Of course she is presented with her famous glass slippers (almost as famous as the ruby ones from another famous tale) and off she goes, left with a warning to return by the stroke of midnight when the spell will be broken.
These elements of the story are at the core of what Cinderella is supposed to be about.
I’m simply putting it out there that Helena is the best thing about this film. She’s charming and witty and the mother figure Ella so badly missed and needs.
She is the kindness that shows up at just the right moment. This, going to show Ella that such kindnesses do still exist.
Of course I missed out on the stunning visual effects of orange vegetables and animals turned into royal transportation. I don’t see the visual beauty of the costumes.
And yet, I still lapped up every last feeling of magic and goodness that I could find.
The prince resists all advances from the many royal females and dolled-up girls, including wicked step-sister number one and number two, never losing hope that his dream girl would show herself.
They present her, in style, just her alone making her grand entrance into the ballroom.
Prince Kit and and Ella have their long awaited first dance. Jealousy boils up between all the other girls. Of course the step-sisters and mother have no idea who this mystery usurper is, not as of yet.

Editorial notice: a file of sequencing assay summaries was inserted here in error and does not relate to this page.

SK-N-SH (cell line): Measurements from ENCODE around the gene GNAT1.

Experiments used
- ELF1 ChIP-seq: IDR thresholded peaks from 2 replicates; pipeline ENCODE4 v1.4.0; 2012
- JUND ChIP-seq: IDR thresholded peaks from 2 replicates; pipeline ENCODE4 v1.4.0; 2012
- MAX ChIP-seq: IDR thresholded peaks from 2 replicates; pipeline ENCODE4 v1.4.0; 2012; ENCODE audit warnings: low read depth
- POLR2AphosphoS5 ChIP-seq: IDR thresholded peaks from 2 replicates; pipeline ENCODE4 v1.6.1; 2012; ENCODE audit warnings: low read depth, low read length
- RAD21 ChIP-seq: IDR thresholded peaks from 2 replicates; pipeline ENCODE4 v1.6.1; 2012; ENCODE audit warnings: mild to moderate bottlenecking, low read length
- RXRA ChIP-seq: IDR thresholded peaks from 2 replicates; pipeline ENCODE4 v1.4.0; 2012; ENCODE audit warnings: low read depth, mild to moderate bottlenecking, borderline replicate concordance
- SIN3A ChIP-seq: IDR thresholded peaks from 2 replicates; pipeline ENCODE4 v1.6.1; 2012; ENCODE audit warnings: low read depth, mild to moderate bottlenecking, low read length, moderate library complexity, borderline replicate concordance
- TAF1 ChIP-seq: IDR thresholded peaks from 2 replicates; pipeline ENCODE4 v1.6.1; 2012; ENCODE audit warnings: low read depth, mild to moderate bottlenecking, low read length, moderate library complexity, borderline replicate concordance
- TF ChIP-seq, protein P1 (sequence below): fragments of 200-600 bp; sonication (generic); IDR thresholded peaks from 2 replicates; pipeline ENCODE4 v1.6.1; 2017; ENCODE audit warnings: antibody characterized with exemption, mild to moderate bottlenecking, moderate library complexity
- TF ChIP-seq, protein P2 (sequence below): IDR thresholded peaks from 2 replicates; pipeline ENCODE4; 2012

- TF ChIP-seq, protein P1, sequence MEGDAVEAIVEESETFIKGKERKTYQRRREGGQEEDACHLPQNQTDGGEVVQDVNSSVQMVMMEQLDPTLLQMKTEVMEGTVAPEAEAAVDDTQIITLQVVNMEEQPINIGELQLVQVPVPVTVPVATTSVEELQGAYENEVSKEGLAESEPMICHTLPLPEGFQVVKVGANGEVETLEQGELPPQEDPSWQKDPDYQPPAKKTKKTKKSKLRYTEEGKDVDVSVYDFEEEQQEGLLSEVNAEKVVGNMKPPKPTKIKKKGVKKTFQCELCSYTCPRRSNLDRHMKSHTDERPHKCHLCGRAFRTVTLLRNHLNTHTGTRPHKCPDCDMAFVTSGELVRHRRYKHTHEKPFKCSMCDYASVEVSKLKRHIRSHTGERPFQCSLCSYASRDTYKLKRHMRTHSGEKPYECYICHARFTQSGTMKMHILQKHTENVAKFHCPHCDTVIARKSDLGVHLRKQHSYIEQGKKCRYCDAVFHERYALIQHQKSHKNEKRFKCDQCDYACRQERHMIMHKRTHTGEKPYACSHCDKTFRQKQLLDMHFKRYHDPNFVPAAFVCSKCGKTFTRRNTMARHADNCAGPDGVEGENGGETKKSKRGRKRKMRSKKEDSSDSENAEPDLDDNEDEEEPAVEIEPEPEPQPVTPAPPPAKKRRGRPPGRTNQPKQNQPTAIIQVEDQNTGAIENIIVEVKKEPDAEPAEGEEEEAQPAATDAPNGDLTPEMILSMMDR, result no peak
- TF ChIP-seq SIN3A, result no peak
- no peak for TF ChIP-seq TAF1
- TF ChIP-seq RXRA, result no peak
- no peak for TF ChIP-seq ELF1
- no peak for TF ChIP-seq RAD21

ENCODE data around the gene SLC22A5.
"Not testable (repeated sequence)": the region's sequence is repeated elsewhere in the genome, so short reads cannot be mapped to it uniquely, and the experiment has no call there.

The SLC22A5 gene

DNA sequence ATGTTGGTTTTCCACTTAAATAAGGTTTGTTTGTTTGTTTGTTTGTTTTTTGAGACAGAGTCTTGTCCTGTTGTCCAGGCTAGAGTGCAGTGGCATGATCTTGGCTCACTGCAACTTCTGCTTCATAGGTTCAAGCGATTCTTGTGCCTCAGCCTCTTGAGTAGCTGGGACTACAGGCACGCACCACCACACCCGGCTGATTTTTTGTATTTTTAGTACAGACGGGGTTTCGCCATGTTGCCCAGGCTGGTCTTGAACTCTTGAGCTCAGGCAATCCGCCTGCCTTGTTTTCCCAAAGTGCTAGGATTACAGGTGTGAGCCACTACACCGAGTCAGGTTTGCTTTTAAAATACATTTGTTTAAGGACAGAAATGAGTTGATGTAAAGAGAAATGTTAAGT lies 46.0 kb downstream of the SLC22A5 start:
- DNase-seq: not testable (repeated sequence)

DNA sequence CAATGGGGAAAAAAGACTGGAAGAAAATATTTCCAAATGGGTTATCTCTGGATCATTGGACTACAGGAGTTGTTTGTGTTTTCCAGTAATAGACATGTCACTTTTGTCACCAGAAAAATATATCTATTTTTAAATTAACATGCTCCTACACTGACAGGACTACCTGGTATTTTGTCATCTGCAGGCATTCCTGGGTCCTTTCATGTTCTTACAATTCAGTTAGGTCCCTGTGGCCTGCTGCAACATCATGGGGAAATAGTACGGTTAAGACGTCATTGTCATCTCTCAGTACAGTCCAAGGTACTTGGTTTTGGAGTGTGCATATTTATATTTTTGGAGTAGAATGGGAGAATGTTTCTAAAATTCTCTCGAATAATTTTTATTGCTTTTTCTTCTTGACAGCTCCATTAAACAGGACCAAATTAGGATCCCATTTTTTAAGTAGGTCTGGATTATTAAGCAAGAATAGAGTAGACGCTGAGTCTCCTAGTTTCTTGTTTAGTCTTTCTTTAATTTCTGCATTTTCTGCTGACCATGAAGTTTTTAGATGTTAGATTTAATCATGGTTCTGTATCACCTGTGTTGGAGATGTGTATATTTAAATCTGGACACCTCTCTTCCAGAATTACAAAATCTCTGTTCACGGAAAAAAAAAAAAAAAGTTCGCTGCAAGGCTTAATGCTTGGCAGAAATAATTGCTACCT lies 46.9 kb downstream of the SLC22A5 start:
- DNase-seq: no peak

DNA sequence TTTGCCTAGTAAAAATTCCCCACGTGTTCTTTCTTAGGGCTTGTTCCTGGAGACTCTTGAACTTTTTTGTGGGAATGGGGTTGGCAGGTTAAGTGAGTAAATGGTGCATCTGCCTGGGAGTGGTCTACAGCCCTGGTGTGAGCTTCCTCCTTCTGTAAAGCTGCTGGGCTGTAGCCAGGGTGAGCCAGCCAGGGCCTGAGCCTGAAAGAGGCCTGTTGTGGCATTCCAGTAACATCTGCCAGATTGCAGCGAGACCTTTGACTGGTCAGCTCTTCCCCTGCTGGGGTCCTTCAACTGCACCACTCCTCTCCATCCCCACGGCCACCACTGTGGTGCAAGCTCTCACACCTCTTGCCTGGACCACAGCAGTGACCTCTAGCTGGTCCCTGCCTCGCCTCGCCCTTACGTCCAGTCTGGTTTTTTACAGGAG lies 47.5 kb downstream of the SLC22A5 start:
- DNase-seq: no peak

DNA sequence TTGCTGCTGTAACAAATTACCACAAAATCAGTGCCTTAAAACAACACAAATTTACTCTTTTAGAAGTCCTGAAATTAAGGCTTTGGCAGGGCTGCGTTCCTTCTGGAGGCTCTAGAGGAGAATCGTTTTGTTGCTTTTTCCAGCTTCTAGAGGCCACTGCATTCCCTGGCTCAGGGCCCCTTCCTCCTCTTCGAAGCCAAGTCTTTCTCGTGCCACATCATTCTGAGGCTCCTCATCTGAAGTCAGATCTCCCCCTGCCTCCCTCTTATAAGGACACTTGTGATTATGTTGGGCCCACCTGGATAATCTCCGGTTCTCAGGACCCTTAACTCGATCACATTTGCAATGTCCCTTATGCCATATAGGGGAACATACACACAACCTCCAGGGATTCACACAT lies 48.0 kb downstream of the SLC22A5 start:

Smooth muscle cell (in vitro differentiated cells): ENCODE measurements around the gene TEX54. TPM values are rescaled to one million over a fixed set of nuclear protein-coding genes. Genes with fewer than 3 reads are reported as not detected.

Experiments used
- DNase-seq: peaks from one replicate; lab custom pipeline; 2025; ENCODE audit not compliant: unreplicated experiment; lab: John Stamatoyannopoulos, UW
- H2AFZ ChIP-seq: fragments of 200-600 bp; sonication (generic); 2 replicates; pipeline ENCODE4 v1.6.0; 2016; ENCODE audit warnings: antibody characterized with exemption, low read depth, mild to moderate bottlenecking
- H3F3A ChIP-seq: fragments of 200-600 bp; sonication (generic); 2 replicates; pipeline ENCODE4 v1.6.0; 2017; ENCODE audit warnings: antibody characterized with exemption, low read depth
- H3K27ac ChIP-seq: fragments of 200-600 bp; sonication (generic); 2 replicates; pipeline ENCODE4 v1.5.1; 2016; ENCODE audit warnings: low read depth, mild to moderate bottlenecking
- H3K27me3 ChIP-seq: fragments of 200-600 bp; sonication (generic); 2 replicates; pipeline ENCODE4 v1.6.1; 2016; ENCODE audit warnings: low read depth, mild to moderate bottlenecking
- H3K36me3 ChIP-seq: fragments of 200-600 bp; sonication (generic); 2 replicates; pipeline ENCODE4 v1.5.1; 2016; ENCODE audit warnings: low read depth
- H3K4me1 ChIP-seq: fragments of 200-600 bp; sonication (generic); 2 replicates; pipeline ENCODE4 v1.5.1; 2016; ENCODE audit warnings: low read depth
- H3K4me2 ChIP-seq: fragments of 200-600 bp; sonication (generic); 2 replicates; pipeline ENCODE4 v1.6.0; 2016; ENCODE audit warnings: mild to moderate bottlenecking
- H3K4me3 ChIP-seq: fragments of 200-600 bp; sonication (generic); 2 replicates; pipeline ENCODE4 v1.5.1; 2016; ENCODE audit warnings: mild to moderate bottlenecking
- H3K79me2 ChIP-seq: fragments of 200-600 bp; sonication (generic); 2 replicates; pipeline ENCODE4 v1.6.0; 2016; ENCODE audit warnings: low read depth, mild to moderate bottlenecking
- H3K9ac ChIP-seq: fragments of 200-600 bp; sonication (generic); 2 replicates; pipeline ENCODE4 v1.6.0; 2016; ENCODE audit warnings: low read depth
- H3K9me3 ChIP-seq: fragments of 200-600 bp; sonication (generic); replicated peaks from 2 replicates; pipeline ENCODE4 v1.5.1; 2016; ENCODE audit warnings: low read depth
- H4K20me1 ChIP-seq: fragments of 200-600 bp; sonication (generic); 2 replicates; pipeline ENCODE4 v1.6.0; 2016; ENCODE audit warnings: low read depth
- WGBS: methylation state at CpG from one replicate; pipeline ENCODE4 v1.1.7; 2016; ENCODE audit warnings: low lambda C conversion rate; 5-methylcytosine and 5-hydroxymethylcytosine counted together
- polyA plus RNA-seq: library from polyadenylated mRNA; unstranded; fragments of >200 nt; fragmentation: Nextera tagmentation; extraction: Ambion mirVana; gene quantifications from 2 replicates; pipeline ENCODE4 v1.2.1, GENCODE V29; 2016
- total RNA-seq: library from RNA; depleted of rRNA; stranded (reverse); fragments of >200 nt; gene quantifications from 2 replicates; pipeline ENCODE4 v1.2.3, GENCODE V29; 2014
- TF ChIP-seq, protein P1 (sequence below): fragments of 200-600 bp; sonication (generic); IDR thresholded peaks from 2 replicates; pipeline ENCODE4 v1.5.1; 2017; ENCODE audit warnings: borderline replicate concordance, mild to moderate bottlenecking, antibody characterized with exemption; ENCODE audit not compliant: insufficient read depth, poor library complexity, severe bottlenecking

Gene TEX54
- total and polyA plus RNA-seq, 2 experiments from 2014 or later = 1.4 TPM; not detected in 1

The prince and Ella sneak away and have a special evening, before the clock chimes twelve and she rushes off, losing one of her glass slippers in the process.
I followed along with the plot and story arc of course, but I knew what to expect with both. Any predictability, the bore I’ve thought this tale to be in the past, and all feelings of the poor damsel in distress and having to always wait to be rescued by a man were pushed to the back of my mind while watching.
It was the wonderful casting of characters and the themes of jealousy, cruelty, resentment, all balanced out by Ella’s never-ending compassion that drew me in.
Kenneth takes his time to present all of this and I didn’t mind. I followed along, loving the intermittent narration and the morality at the heart of the tale.
Things like status don’t matter. All people deserve to be treated with dignity and respect.
These are the truths at the centre of Cinderella, in the year 2015.
This was no Brothers Grimm ending, bloody and hacked off heels or gouged out eyes, in spite of the horrible way Cinderella is treated for most of the story.
Without spoiling the ending (come on though because you should already know this) and without giving away a whole lot more unnecessary details, I leave off my review right here.